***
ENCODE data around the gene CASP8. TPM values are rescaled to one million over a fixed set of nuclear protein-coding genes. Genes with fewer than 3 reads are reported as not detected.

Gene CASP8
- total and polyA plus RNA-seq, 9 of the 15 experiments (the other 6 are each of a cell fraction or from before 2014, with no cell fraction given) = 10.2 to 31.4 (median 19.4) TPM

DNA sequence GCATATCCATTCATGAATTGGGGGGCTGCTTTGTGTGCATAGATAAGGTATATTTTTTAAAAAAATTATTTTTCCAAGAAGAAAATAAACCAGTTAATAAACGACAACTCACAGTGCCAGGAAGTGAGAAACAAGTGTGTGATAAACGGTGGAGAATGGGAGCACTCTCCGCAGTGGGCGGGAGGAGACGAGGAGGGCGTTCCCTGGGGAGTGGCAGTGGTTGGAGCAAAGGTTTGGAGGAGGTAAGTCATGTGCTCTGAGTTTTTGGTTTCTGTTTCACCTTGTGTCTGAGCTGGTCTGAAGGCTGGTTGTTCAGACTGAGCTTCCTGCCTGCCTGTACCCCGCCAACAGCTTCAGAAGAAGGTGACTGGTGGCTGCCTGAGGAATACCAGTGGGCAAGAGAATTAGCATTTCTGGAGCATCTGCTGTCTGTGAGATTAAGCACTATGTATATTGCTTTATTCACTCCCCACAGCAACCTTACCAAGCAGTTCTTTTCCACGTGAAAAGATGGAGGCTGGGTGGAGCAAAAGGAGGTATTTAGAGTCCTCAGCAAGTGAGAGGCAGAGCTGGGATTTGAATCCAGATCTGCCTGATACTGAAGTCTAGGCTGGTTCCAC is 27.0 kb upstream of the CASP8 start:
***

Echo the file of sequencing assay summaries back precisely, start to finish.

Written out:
ENCODE data around the gene CASP8. TPM values are rescaled to one million over a fixed set of nuclear protein-coding genes. Genes with fewer than 3 reads are reported as not detected.

Gene CASP8
- total and polyA plus RNA-seq, 9 of the 15 experiments (the other 6 are each of a cell fraction or from before 2014, with no cell fraction given) = 10.2 to 31.4 (median 19.4) TPM

DNA sequence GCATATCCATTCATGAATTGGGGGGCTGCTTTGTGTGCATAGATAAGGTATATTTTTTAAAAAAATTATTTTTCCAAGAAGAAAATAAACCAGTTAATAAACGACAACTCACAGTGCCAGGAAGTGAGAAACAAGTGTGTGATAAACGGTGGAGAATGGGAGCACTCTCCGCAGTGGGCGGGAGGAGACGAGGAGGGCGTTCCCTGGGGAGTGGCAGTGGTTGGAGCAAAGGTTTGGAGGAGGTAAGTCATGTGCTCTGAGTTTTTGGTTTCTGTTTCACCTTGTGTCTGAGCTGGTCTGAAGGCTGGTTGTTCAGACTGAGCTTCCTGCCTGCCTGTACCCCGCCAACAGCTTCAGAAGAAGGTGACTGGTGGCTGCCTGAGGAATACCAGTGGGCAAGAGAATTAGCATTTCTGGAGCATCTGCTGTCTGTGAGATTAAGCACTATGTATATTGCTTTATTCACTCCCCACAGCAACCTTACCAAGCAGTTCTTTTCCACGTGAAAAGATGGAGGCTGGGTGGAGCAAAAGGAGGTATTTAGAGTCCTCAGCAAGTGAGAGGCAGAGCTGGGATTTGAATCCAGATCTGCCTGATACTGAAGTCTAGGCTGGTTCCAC is 27.0 kb upstream of the CASP8 start: